Can We Be Sincere At The Movies, Please?Posted: May 3, 2015
Ya know how it is, dudes. Ya roll up on the movies with your bros (or brahs or bruhs if you prefer) to check out this awesome Avengers movie, right? And Iron Man’s blasting some shit, and Hulk’s all badass, and ScarJo is looking foine, and you’re thinking this is the shit! But then what the fuck!? Why’s the Hulk talking about his feelings with ScarJo? Who the fuck wants to hear Hulk talk, I wanna see some ass-kicking! Fuck that gay noise! So what else you gonna do? You crack some jokes to your friends, cuz fuck it! Nothing’s blowing up, so why pay attention? It’s not like THERE’S A STORY BEING TOLD THAT PEOPLE ACTUALLY CARE ABOUT AND YOU SHOULD SHUT YOUR FUCKING MOUTH AND RESPECT THE DAMN ART.
Ahem. This little melodrama is brought to you by the douchebros that sat behind me at Age of Ultron the other night, and who were the perfect distillation of the entitled snark culture that I can’t stand.
Now, obviously it’s worth keeping in mind that everyone has different reactions to films, and just because I’m emotionally invested in the story being told doesn’t mean everyone else will be. And it’s also worth considering that maybe I am overly sensitive about this, being a very committed fan of the characters and wanting them to be respected. That being said, it still boggles my mind how the people sitting near me the other night were so desperate to prove how superior they were to this movie (that they were so excited for they were seeing it at 8:30 on a Thursday night). It’s something that seems to have become more common in pop culture in recent years: the need of people to snark and eye-roll everything they consume, regardless of whether it’s good or bad or they like it or they don’t.
What’s so bad about a movie broaching human emotion? Why did the assholes behind me feel the need to joke at every moment of intimacy and every off-putting stylistic choice? Are they just that ashamed of their own feelings that they have to shield themselves from art that’s trying to access them? Are they annoyed that this talking shit is wasting time between fight scenes? Or is it just symptomatic of the larger trend of Irony in our culture that people don’t want to be seen as being too engaged in art? Have we reached a point where the average person in my demographic isn’t even capable of being unreservedly enthusiastic about anything unless they’re a 13-year-old Batman fan? Pretty much none of those options sound okay to me; honestly they all massively suck, and I don’t know if there’s an actual solution or lesson to be had in any of it.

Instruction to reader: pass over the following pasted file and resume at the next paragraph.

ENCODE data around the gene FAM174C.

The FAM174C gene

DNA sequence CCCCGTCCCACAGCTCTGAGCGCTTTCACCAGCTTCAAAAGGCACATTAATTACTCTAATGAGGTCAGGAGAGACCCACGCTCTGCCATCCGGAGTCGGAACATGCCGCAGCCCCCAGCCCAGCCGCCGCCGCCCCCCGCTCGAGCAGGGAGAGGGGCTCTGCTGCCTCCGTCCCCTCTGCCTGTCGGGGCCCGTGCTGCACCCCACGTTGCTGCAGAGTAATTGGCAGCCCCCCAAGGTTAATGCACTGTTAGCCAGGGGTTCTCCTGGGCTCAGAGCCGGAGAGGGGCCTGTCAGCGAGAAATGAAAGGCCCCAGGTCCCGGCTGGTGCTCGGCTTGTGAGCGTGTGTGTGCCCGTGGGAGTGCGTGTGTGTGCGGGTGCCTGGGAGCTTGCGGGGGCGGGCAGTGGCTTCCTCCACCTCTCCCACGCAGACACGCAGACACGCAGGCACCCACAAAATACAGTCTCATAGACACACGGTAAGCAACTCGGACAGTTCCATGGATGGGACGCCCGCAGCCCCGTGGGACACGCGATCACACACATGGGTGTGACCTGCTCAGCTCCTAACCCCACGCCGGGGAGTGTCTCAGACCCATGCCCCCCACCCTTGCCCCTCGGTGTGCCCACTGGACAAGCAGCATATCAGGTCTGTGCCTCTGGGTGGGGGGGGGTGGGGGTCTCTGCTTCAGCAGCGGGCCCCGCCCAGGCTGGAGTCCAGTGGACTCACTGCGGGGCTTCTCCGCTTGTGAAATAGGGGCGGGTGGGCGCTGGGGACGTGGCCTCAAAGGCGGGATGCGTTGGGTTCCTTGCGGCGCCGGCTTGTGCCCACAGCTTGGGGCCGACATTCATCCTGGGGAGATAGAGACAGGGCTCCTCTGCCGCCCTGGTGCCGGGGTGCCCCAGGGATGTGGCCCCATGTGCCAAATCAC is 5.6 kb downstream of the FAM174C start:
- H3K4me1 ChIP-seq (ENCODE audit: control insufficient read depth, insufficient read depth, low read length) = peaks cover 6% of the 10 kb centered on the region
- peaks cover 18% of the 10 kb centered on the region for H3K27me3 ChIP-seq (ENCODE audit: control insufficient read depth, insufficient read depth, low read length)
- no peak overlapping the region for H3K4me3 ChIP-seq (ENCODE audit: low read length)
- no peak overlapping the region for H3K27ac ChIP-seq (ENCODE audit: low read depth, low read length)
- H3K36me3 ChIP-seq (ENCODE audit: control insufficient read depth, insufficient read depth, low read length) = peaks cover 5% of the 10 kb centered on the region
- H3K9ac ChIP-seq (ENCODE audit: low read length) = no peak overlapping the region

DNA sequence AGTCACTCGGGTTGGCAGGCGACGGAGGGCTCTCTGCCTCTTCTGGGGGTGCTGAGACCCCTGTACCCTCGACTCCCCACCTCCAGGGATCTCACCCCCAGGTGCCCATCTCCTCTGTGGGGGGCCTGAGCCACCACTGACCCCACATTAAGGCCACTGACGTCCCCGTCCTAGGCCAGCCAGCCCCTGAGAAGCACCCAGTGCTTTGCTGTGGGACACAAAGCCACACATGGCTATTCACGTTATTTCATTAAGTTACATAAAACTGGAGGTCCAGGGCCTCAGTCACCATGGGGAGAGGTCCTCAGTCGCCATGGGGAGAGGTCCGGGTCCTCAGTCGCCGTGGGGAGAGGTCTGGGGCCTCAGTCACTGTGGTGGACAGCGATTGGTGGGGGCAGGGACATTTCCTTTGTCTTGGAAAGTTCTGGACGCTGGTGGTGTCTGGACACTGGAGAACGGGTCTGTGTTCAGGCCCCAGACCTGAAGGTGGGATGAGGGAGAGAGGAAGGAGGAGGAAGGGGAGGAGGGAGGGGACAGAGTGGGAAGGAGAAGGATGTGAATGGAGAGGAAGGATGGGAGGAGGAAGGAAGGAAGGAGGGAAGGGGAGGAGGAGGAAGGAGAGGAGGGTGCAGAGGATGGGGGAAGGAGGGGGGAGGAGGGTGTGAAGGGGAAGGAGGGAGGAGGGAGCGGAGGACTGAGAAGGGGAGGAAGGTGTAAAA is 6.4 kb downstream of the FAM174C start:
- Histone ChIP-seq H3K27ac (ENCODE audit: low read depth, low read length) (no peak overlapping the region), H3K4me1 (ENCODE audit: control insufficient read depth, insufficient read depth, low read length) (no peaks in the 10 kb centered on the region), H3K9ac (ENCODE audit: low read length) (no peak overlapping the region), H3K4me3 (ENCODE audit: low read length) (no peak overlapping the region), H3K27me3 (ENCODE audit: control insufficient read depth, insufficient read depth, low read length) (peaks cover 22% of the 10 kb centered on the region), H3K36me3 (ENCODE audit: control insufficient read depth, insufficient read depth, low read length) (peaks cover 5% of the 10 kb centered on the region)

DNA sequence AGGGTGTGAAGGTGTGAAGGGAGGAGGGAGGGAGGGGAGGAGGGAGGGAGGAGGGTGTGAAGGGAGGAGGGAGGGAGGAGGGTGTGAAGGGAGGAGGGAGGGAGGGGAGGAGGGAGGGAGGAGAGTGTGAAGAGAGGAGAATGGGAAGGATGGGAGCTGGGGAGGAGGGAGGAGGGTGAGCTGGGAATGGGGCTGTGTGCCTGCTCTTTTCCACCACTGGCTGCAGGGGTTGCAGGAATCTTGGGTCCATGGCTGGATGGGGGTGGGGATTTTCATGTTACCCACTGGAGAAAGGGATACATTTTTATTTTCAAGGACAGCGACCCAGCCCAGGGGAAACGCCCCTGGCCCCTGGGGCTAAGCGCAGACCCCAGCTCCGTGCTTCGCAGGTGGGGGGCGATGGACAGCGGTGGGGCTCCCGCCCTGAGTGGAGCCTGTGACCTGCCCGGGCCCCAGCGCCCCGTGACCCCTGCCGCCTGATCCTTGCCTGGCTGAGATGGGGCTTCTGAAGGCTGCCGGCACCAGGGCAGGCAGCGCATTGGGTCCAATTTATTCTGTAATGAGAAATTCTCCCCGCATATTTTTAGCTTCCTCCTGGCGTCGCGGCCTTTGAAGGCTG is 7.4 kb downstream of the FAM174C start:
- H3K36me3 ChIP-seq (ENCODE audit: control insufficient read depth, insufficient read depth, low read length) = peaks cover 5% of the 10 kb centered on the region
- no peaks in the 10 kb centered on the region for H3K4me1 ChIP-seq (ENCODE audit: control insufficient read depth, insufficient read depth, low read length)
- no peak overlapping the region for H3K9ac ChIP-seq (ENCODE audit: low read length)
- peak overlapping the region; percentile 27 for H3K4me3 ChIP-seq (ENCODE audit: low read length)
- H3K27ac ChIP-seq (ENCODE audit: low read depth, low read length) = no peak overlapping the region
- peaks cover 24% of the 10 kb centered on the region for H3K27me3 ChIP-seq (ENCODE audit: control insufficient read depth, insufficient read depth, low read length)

What makes it especially frustrating for me is that I want to judge these people. I want to be able to look at everyone that undermines the art they consume and think of them as idiots. But I also don’t want to be a pretentious snob and assume that everyone is trying to have the same deep connection to a movie as I am. I do feel that if you are willing to engage with a movie enough to crack jokes at every little thing that isn’t immediately entertaining to you, you should be engaged enough to actually understand what the movie is attempting to do and at least try to respect it instead of scoffing at the filmmakers’ attempts to evoke feelings. Whether people like or dislike a movie is ultimately irrelevant to me, but I think people should respect the artists enough to meet the film on its own terms. But whether you agree with me on all of that or not, I think we should all be on the same page on this: even if you don’t like a movie, even if you wanna snark on it, there’s no reason why you can’t KEEP YOUR FUCKING MOUTH SHUT until the credits roll. You can react to the movie however you want, but don’t drag me down with you.
NOTE: I do realize that while I’m complaining about this there are real issues in places like Baltimore and Nepal and that this is incredibly inconsequential and obnoxious by comparison. BUT I think there are many people out there doing or saying much more impactful things about those subjects than I could, so I’m gonna focus on this instead.